How do I know if I have sleep apnea? A leading sleep apnea expert answers

A man sleeps on his back with his mouth open
(Image credit: Getty Images)

Sleep apnea is a common but serious sleep disorder characterized by breathing interruptions during sleep. Breathing briefly stops, before restarting again. As this occurs during our sleep, it can be hard to detect it’s even happening. So how do you know if you have sleep apnea? 

To coincide with Sleep Awareness Week 2024, we put that question to Professor Esther Rodriguez-Villegas, the founder of Acurable, which creates wearable medical devices designed to detect sleep apnea. 

There are two types of sleep apnea: Obstructive Sleep Apnea and Central Sleep Apnea. “Patients with either form of sleep apnoea often have the following symptoms: waking up tired and with a headache, difficulty concentrating, mood swings, and gasping for breath during their sleep,” professor Rodriguez-Villegas.

Sleep apnea affects an estimated 25 million adults in the US. If left untreated, sleep apnea can leave sufferers at an increased risk of developing diabetes and cardiovascular problems, including high blood pressure stroke. Here, we’ll walk you through what sleep apnea is, how to tell if you have it, and what your next steps should be.  

ProfessorEstherRodriguez Villegas
Meet the expert: Professor Esther Rodriguez-Villegas

Professor Esther Rodriguez-Villegas is the founder and director of the Wearable Technologies Lab at Imperial College London, and the founder and CEO of medtech company Acurable. She also developed the AcuPebble, a non-invasive device that sits on the user's throat to help speed up the diagnosis of Obstructive Sleep Apnea by recording data on the user's smartphone while they're asleep.

What is sleep apnea?

According to the CDC, sleep apnea is a sleep disorder that causes you to briefly stop breathing while sleeping and affects approximately 25 million adults in the US and 1.5 million adults in the UK. There are two different types of sleep apnea: Central Sleep Apnea and, more commonly, Obstructive Sleep Apnea.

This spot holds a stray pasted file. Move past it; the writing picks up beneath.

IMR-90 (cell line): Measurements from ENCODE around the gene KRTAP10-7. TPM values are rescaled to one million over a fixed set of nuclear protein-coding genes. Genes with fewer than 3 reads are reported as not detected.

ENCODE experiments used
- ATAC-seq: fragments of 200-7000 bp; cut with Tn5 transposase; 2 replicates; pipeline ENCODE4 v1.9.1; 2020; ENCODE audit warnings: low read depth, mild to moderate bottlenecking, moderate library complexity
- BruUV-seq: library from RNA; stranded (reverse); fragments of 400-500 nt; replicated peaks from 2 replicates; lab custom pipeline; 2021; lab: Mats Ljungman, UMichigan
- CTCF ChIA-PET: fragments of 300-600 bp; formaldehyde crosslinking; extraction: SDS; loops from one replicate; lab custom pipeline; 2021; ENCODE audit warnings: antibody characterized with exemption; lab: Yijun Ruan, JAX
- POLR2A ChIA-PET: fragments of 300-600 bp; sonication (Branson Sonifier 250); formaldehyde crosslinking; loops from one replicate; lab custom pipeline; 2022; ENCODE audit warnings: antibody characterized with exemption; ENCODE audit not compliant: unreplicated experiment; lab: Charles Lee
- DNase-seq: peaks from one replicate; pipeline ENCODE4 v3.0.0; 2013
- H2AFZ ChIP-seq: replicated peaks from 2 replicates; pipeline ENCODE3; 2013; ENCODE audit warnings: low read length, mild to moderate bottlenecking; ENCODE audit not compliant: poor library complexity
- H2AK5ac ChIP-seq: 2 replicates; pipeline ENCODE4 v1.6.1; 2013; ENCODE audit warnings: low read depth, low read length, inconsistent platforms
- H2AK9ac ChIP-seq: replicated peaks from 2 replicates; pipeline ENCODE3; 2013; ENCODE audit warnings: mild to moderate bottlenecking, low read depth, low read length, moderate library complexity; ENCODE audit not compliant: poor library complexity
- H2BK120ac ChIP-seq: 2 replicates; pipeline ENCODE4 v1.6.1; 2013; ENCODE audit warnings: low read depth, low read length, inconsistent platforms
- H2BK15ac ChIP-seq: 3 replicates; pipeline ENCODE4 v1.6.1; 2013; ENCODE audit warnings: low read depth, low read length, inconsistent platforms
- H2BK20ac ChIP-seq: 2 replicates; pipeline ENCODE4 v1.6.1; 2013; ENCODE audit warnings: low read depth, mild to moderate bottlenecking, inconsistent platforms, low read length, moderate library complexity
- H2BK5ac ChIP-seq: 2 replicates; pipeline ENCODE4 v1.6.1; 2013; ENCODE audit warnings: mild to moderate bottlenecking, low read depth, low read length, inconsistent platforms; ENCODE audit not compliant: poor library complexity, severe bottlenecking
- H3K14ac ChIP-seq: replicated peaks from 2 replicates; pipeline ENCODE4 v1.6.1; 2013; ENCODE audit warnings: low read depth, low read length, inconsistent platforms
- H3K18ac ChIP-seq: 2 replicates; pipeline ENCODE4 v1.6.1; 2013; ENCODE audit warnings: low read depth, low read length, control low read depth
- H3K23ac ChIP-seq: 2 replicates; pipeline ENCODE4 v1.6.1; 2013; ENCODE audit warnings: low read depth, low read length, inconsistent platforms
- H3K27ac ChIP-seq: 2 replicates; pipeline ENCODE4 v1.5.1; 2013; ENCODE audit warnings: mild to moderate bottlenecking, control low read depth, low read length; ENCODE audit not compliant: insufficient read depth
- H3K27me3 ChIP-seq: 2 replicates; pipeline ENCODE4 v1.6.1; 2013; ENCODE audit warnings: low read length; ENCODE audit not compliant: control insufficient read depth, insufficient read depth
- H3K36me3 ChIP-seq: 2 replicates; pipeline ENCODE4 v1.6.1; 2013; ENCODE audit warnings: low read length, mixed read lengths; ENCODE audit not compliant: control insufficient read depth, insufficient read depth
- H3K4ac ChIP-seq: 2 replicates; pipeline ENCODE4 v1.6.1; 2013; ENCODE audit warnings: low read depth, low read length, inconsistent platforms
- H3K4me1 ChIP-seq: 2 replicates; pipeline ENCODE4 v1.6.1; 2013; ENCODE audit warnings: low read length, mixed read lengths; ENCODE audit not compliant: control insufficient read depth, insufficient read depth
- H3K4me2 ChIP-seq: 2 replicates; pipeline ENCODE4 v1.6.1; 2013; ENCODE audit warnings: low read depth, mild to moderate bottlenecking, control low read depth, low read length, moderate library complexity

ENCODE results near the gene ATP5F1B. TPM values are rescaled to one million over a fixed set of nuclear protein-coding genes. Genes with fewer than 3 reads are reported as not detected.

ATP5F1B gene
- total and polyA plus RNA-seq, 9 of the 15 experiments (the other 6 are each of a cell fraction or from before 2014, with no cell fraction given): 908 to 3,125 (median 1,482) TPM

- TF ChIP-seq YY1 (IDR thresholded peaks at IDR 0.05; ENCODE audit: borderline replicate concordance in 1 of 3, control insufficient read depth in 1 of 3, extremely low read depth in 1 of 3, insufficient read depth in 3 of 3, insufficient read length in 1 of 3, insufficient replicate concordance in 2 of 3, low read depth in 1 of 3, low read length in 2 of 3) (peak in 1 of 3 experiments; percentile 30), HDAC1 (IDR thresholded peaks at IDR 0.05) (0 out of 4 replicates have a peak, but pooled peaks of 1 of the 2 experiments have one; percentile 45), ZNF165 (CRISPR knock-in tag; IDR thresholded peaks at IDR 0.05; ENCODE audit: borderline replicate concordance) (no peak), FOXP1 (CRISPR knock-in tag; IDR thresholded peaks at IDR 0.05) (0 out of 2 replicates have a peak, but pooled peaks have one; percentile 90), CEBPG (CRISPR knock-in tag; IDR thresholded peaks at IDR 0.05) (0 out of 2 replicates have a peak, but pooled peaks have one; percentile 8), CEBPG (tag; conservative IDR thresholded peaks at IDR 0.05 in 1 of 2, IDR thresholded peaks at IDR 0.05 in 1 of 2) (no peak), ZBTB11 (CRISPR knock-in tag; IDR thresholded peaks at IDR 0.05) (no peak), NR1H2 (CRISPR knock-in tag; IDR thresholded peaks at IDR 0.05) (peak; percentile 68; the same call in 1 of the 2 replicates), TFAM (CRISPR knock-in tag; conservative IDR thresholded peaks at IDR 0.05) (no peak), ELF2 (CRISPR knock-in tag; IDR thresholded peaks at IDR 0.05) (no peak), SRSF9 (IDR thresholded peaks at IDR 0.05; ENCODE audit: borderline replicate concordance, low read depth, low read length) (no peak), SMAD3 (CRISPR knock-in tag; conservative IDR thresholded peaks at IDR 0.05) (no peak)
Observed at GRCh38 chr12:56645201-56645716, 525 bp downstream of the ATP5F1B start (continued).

Obstructive Sleep Apnea (OAS): 

“Obstructive Sleep Apnoea is when a blockage in the airflow results in pauses in breathing,” explains professor Rodriguez-Villegas. “This is usually caused by the throat muscles relaxing during sleep and blocking the airway.” 

Harvard Health explains that Obstructive Sleep Apnea occurs when the throat muscles relax during sleep, causing airways to become slightly or completely blocked. Once oxygen levels drop low enough, the brain sends signals to the body to wake up, which is when the OAS sufferer begins to breathe again.

A man with sleep apnea wears a CPAP machine while sleeping

(Image credit: Getty Images)

Central Sleep Apnea (CSA):  

“Central Sleep Apnoea is less common and is characterized by a lack of drive to breathe whilst the patient is asleep,” she says. “That is, the brain briefly fails to send the necessary signals to the muscles that control breathing.”

What are the common symptoms of sleep apnea?

Sleep apnea is characterized by periods of interrupted breath, during which you stop and start breathing again. This can cause the following symptoms:  

Risk factors of developing sleep apnea

Sleep apnea can affect anyone, including children. However, there are certain factors that can elevate your risk of developing sleep apnea. In obstructive sleep apnea, they include:

  • Obesity 
  • Facial deformities 
  • Excessively large tonsils or adenoids 
  • Smoking
  • Opioid use 
  • Drinking alcohol 
  • Advancing age
  • Being female